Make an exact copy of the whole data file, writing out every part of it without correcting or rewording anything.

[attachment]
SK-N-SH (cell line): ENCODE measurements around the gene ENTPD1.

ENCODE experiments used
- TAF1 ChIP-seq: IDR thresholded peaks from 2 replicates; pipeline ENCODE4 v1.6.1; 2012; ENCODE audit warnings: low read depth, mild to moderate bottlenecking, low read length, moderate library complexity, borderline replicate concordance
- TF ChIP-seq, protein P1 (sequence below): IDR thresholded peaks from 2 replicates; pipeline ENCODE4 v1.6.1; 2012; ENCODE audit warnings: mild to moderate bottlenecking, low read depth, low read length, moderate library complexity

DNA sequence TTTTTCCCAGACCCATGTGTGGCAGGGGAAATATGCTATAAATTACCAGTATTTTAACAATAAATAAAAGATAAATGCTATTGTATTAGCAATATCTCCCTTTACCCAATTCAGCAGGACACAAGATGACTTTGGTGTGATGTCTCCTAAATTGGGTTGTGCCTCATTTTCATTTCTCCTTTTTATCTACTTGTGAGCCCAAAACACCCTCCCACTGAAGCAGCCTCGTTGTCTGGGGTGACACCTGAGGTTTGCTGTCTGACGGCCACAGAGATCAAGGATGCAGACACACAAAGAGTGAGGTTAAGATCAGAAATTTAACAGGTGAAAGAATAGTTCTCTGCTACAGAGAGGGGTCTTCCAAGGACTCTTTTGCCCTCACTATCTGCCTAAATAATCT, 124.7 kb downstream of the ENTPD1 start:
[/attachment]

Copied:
SK-N-SH (cell line): ENCODE measurements around the gene ENTPD1.

ENCODE experiments used
- TAF1 ChIP-seq: IDR thresholded peaks from 2 replicates; pipeline ENCODE4 v1.6.1; 2012; ENCODE audit warnings: low read depth, mild to moderate bottlenecking, low read length, moderate library complexity, borderline replicate concordance
- TF ChIP-seq, protein P1 (sequence below): IDR thresholded peaks from 2 replicates; pipeline ENCODE4 v1.6.1; 2012; ENCODE audit warnings: mild to moderate bottlenecking, low read depth, low read length, moderate library complexity

DNA sequence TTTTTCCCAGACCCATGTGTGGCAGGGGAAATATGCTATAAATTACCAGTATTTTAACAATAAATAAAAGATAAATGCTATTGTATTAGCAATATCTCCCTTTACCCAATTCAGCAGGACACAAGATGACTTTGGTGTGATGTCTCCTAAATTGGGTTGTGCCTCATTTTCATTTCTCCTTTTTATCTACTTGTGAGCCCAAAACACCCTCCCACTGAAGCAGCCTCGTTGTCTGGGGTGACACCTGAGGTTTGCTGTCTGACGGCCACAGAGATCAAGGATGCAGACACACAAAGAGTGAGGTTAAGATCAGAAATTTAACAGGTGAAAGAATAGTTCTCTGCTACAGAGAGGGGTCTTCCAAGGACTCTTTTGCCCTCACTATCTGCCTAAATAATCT, 124.7 kb downstream of the ENTPD1 start: